1. ## Permutations

I've just started learneing about permutations and i've come across a problem that has completely stumped me.

Prove P(n, 2) = P(n-1, 2) + 2P(n-1, 1)

Thanks, Joe

2. In general $P(n,j) = \frac{{n!}}{{\left( {n - j} \right)!}}$ so we have:
$\begin{gathered}
P(n,2) = \frac{{n!}}
{{\left( {n - 2} \right)!}} \hfill \\
P(n - 1,2) = \frac{{\left( {n - 1} \right)!}}
{{\left( {n - 3} \right)!}} \hfill \\
P(n - 1,1) = \frac{{\left( {n - 1} \right)!}}
{{\left( {n - 2} \right)!}} \hfill \\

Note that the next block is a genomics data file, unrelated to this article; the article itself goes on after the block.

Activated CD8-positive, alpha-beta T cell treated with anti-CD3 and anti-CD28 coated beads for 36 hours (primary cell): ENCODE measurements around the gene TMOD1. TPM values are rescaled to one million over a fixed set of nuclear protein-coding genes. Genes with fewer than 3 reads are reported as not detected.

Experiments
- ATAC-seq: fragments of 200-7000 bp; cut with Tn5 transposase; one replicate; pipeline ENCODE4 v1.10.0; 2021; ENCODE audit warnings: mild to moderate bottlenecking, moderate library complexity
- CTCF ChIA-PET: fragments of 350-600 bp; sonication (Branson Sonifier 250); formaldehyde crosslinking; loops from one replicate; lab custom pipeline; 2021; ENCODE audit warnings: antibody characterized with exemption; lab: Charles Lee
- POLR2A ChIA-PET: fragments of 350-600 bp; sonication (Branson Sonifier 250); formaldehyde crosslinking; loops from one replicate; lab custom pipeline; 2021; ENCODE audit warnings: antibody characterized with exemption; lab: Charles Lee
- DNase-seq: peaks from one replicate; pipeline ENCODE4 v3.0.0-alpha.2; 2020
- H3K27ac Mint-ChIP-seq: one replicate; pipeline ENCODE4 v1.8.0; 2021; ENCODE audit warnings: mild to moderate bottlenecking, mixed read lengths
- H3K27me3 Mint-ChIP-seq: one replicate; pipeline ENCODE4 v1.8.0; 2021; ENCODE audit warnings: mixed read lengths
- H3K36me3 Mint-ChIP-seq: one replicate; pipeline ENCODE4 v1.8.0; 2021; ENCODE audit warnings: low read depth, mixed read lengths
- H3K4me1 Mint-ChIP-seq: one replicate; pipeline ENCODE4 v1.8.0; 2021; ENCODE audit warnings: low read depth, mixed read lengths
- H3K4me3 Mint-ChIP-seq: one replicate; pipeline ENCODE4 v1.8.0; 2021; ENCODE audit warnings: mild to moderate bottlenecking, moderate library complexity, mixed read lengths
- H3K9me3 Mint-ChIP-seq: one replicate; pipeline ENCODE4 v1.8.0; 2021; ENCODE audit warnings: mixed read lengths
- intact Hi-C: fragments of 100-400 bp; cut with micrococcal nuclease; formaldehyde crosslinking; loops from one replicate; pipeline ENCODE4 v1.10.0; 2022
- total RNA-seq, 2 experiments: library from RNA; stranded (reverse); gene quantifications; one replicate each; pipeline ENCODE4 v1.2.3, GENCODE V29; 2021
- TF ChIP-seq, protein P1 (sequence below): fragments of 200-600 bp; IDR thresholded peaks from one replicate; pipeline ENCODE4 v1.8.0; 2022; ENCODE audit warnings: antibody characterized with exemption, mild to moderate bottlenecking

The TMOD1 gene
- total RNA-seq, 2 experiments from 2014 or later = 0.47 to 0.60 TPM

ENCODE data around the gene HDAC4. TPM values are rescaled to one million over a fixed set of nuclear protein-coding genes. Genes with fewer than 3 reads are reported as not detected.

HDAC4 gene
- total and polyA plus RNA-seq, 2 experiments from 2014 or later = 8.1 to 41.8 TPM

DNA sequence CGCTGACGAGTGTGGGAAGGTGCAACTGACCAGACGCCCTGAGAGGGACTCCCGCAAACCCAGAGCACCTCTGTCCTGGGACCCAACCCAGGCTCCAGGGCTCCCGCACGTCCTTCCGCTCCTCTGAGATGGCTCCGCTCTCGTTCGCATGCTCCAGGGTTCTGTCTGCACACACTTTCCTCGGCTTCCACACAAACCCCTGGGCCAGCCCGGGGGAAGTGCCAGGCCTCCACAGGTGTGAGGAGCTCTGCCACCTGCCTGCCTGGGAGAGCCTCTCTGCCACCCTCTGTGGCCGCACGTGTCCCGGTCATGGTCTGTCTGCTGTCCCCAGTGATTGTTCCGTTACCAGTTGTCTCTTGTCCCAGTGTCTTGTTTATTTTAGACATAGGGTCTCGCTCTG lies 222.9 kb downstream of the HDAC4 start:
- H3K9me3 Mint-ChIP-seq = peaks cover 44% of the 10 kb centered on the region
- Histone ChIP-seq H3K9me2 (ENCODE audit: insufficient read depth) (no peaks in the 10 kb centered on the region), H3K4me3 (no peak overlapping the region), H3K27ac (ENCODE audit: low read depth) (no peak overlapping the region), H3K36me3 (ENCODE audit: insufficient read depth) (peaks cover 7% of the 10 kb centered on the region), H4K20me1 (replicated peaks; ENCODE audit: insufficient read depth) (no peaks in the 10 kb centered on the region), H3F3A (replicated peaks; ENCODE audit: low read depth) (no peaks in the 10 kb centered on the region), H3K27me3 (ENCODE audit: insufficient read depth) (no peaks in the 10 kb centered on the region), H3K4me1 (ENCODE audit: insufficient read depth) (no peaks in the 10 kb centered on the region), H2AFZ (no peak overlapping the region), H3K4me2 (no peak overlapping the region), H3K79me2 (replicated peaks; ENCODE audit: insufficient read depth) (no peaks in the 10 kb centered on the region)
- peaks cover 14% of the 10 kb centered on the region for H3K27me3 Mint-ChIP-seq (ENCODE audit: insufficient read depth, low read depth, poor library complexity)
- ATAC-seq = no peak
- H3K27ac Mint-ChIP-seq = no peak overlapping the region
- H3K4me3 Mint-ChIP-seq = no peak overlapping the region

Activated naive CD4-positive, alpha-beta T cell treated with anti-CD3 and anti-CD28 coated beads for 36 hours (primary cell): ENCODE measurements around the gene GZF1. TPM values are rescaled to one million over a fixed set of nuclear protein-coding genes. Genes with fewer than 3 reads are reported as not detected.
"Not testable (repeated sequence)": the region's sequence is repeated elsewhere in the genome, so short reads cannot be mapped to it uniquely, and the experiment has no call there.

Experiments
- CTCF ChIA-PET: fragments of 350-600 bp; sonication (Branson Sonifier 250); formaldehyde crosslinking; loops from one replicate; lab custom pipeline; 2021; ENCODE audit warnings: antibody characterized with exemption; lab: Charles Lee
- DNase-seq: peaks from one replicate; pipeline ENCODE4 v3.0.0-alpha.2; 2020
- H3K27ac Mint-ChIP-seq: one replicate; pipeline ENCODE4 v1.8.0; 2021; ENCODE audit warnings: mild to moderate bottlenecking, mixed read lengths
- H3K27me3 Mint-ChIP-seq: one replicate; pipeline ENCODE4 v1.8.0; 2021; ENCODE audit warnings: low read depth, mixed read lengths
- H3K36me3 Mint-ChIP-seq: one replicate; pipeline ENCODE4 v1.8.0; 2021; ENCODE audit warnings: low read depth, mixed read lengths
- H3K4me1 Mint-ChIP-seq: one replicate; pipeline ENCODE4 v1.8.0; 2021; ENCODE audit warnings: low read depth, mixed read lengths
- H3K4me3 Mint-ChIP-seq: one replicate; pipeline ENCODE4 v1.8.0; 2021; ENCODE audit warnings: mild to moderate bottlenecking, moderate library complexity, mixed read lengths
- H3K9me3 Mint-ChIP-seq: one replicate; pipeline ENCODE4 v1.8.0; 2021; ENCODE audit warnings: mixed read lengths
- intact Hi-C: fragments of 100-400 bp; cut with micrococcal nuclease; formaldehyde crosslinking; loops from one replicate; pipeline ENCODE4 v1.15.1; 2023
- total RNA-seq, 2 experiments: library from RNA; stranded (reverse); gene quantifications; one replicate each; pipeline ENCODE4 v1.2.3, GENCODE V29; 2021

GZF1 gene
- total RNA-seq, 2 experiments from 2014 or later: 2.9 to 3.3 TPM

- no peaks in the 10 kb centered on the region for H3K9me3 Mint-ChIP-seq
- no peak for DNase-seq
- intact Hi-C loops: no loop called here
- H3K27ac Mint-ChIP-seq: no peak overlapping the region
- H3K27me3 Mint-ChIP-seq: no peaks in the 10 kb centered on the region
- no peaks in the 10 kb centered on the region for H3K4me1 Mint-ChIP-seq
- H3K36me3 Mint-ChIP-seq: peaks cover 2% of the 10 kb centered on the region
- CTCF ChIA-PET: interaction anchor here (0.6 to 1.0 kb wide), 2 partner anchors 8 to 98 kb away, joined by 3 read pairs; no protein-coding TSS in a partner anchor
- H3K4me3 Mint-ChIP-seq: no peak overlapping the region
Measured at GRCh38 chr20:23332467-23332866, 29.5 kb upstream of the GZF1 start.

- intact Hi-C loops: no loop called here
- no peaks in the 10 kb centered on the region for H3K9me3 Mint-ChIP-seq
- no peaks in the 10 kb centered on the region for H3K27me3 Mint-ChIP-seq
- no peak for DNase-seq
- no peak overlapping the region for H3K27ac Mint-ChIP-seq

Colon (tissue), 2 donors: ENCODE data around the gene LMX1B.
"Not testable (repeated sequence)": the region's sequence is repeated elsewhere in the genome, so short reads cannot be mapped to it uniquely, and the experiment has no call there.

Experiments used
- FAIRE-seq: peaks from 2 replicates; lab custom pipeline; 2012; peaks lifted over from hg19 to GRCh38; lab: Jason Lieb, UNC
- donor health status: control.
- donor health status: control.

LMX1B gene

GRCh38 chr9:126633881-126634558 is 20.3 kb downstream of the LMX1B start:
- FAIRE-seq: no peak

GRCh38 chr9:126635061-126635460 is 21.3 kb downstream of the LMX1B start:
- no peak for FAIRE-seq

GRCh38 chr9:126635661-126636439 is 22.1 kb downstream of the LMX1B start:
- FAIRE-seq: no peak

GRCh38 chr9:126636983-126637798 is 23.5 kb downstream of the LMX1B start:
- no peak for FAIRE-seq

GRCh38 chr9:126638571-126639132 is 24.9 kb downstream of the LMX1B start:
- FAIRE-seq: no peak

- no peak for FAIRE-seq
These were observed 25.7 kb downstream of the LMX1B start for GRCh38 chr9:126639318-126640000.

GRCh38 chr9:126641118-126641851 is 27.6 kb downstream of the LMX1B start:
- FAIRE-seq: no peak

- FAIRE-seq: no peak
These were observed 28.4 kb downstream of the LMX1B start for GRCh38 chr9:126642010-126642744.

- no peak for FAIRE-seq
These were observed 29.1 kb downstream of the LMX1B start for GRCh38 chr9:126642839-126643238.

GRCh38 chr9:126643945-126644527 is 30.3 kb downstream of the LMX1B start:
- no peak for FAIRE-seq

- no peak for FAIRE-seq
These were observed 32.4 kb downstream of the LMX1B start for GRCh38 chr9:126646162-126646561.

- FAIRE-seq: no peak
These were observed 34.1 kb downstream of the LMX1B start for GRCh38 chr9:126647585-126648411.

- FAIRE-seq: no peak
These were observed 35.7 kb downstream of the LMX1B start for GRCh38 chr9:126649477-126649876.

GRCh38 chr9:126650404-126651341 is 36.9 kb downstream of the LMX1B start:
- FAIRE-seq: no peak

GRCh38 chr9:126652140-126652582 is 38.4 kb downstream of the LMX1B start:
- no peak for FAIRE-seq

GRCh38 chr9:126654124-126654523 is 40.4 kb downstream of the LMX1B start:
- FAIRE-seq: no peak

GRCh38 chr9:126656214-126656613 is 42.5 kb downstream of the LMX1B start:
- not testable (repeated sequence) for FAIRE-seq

\end{gathered}$
.

3. thanks A LOT! for getting me started i have figured it out!

they both reduce to (n^2) - n

4. Originally Posted by DaCoo911
I've just started learneing about permutations and i've come across a problem that has completely stumped me.

Prove P(n, 2) = P(n-1, 2) + 2P(n-1, 1)

Thanks, Joe

Make use of the fact that $P(n,r)=\frac{n!}{(n-r)!}$

$\frac{n!}{(n-2)!}=\frac{(n-1)!}{(n-3)!}+\frac{2(n-1)!}{(n-2)!}$

$\frac{n!}{(n-2)!}-\frac{2(n-1)!}{(n-2)!}=\frac{(n-1)!}{(n-3)!}$

$
\frac{(n-1)(n-2)![n-2]}{(n-2)(n-3)!}=\frac{(n-1)!}{(n-3)!}
$

$(n-1)(n-2)!=(n-1)!$